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dc.contributor.authorMaji, Partha
dc.description.abstractIn deep learning, a convolutional neural network (ConvNet or CNN) is a powerful tool for building interesting embedded applications that use data to make predictions. An application running on an embedded system typically has limited access to memory resources, processing power, and storage. Implementing deep convolutional neural network-based inference on resource-constrained devices can be very challenging, as these environments cannot usually make use of the massive computing power and storage that are present in cloud server environments. Furthermore, the constantly evolving nature of modern deep network architecture aggravates the problem by making it necessary to balance flexibility against specialisation to avoid the inability to adapt. However, much of the baseline architecture of a deep convolutional neural network stayed the same. With careful optimisation of the most common and widely occurring layer architectures, it is typically possible to accelerate these emerging workloads for resource-constrained embedded systems. This thesis makes four contributions. I first developed a lossy three-stage low-rank approximation scheme that can reduce the computational complexity of a pre-trained model by 3-5x and up to 8-9x for individual convolutional layers. This scheme requires restructuring of the convolutional layers and generally suits the scenario where both the training data and trained model are available. In many scenarios, the training data is not available for fine-tuning any loss in prediction accuracy if structural changes are made to a model as a post-processing step. Besides the lack of availability of training data, there are other situations where the architecture of a model cannot be changed after training. My second contribution handles this scenario by using a low-level optimisation scheme that requires no changes to the model architecture, unlike the low-rank approximation scheme. This novel scheme uses a modified version of the Cook-Toom algorithm to reduce the computational intensity of commonly occurring dense and spatial convolutional layers and speedup inference time by 2-4x. My third contribution is an efficient implementation of the Cook-Toom class of algorithms on ubiquitous Arm's low-power Cortex processor. Unlike the direct convolution, computing convolutions using the modified Cook-Toom algorithm requires a different data processing pipeline as it involves pre- and post-transformations of the intermediate activations. I introduced a multi-channel multi-region (MCMR) scheme to enable an efficient implementation of the fast Cook-Toom algorithm. I demonstrate that by effectively using SIMD instructions and the MCMR scheme an average 2-3x and a peak 4x per layer speedup is easily achievable. My final contribution is the Cook-Toom accelerator, a custom hardware architecture for modern convolutional neural networks. This accelerator architecture is designed from the ground up to address some of the limitations of a resource-constrained SIMD processor. I also illustrate how new emerging layer types can be mapped efficiently to the same flexible architecture without any modification.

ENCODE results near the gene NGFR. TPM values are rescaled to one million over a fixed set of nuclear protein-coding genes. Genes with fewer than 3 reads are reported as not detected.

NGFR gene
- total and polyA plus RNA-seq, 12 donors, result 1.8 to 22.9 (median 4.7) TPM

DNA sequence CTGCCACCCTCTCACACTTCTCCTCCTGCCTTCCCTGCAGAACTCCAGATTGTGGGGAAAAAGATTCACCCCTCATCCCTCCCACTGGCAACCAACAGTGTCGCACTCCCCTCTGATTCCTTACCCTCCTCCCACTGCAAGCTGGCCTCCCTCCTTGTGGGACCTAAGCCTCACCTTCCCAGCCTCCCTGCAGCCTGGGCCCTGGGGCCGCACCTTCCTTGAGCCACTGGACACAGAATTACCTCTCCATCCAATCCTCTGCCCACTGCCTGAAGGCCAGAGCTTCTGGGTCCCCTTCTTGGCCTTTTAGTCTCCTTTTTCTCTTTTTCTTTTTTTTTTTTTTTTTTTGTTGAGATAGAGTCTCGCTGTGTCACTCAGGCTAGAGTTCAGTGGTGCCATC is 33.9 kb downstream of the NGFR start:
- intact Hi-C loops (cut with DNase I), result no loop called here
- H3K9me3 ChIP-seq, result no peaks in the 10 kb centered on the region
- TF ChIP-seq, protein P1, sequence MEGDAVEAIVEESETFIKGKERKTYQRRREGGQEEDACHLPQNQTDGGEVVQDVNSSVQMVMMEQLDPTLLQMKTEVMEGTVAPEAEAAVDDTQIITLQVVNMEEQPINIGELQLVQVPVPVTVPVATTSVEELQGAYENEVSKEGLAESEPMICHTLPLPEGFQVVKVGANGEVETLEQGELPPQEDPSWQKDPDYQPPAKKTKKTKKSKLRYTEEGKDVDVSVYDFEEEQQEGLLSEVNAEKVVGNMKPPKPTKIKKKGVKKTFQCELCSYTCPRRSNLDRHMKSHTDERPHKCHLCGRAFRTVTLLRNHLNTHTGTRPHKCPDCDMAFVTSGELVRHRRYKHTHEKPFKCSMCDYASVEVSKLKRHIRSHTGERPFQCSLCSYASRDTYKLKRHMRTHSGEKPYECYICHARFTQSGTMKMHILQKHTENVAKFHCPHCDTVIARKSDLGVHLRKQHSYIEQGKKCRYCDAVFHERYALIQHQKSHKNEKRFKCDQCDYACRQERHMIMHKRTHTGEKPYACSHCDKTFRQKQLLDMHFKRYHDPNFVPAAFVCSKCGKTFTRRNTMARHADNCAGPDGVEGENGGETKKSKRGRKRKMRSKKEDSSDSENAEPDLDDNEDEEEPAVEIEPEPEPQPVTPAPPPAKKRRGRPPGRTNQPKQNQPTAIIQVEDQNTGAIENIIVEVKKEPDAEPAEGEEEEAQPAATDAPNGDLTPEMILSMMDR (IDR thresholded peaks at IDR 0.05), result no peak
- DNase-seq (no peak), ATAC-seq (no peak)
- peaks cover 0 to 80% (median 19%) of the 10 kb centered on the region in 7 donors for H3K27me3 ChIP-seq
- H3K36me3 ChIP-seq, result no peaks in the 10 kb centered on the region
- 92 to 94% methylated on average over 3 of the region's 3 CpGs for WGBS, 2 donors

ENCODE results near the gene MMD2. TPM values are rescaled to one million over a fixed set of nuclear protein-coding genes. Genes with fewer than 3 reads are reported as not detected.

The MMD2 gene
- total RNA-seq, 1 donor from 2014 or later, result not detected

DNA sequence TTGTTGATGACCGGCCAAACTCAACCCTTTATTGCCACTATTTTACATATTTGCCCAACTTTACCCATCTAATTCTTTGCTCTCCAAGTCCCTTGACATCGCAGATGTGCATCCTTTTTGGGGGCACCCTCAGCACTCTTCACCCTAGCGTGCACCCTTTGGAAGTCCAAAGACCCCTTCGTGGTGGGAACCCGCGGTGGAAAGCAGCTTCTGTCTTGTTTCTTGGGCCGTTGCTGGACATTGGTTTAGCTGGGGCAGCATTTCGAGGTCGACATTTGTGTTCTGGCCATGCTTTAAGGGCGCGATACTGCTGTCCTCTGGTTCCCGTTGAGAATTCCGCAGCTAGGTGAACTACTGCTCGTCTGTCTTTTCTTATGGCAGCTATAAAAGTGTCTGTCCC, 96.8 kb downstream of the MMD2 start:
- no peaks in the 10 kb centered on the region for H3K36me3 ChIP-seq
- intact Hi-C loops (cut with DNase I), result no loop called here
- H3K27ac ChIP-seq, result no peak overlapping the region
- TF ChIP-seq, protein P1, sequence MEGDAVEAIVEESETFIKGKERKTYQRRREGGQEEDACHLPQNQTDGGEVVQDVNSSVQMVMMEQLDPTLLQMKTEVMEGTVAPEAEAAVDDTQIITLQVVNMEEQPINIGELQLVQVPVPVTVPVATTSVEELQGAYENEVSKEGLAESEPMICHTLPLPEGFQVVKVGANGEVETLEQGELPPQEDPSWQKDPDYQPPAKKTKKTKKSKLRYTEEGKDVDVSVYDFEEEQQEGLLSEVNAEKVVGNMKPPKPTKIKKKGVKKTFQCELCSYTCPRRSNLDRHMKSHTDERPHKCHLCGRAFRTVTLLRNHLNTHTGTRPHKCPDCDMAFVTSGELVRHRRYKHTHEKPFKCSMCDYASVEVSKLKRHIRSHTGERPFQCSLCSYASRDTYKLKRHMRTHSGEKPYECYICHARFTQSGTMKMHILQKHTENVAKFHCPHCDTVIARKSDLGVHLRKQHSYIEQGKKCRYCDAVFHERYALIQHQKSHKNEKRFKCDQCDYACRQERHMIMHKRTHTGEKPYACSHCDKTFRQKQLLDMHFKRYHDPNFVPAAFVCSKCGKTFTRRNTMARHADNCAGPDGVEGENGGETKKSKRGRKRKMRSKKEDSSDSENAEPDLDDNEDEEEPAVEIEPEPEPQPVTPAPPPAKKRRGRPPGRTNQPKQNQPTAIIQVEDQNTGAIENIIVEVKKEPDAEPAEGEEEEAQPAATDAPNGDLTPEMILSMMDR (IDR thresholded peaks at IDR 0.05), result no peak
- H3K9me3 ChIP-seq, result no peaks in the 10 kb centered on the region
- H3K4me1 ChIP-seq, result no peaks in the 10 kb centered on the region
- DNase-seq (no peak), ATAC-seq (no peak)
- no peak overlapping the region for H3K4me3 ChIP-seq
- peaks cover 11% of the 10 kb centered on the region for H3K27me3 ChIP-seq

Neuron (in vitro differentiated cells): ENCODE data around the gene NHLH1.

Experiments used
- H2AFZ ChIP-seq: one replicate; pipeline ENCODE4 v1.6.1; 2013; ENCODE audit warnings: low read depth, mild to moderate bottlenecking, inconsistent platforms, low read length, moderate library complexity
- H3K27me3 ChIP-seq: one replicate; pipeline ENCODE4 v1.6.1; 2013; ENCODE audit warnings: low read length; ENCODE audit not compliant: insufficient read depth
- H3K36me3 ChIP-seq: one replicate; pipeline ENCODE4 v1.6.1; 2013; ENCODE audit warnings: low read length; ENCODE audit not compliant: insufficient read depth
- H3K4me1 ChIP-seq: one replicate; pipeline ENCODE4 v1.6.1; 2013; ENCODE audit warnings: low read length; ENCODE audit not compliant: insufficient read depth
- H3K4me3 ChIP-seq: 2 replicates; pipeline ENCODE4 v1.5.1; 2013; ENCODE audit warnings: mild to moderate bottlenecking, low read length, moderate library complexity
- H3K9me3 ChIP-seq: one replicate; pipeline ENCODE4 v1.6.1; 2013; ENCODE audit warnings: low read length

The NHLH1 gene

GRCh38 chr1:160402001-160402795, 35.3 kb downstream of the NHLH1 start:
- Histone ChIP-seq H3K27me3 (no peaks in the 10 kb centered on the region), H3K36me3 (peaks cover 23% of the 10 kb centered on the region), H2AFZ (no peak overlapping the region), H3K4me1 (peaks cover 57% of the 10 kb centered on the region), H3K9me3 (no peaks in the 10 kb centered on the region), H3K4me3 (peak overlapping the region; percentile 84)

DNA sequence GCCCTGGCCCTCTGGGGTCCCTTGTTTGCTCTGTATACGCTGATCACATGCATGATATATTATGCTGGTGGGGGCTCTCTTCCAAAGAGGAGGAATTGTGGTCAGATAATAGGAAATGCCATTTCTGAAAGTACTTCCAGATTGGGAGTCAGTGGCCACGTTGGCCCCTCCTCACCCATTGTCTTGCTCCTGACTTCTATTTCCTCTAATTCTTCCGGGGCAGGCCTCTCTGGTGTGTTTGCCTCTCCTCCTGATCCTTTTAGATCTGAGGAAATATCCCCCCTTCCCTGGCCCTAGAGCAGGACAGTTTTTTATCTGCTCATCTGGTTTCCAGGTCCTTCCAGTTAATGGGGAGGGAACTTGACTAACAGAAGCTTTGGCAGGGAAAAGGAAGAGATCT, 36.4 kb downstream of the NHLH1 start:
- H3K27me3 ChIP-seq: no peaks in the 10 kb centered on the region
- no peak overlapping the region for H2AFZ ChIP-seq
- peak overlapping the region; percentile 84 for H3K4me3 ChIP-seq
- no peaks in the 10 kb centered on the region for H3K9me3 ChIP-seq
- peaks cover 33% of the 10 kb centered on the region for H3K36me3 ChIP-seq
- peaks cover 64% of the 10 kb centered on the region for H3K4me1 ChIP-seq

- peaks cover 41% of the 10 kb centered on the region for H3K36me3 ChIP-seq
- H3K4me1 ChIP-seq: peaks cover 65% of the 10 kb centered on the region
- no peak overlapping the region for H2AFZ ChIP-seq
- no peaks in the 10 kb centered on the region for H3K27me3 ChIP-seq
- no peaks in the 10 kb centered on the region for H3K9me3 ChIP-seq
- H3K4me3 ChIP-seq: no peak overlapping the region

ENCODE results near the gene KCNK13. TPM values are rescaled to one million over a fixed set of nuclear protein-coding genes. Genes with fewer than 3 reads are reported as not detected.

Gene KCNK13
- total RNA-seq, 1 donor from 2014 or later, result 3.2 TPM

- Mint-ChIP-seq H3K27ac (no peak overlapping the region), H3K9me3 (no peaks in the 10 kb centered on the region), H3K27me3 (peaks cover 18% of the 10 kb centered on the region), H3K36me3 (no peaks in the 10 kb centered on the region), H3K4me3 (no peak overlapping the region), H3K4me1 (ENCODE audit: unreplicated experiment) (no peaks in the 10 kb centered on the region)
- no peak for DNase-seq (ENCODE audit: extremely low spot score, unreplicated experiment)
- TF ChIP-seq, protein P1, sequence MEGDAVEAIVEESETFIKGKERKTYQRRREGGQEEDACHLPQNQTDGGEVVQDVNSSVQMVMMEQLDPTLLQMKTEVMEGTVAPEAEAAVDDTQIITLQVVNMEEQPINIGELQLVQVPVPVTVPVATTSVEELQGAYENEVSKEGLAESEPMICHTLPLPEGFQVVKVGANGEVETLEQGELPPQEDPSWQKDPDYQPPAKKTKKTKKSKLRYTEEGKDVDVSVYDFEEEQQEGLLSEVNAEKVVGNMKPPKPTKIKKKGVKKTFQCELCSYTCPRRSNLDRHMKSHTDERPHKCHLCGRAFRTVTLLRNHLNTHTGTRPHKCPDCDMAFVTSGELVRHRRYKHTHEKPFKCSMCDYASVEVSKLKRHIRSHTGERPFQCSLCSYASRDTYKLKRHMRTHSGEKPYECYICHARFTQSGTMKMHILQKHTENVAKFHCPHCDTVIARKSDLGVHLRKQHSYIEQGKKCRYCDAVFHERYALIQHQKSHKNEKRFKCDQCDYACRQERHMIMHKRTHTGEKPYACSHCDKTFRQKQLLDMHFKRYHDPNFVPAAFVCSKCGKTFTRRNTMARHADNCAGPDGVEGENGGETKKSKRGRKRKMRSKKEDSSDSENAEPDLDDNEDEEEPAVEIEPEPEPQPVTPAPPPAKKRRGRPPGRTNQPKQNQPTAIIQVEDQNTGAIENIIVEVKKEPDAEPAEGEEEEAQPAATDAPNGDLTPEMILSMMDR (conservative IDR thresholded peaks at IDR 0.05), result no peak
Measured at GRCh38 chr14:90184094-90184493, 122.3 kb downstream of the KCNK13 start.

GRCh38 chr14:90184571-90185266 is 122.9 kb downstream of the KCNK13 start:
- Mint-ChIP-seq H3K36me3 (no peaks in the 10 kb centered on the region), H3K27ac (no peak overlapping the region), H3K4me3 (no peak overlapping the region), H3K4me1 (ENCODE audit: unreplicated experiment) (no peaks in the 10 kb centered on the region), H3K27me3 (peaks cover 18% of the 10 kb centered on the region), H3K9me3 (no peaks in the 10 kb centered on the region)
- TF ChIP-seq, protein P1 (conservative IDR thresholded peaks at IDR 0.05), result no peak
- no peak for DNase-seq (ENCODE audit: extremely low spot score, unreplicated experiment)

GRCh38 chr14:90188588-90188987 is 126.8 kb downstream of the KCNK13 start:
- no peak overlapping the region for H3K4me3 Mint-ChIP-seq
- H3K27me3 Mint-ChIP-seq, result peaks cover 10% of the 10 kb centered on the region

dc.rightsAll Rights Reserved
dc.subjectNeural Network
dc.subjectConvolutional Neural Network
dc.titleModel-Architecture Co-design of Deep Neural Networks for Embedded Systems
dc.type.qualificationnameDoctor of Philosophy (PhD)
dc.publisher.institutionUniversity of Cambridge
dc.contributor.orcidMaji, Partha [0000-0002-1919-1228]
dc.publisher.collegeClare Hall
dc.type.qualificationtitleDoctor of Philosophy in Computer Science
pubs.funder-project-idEPSRC (1700975)
pubs.funder-project-idEPSRC (1700975)
cam.supervisorMullins, Robert

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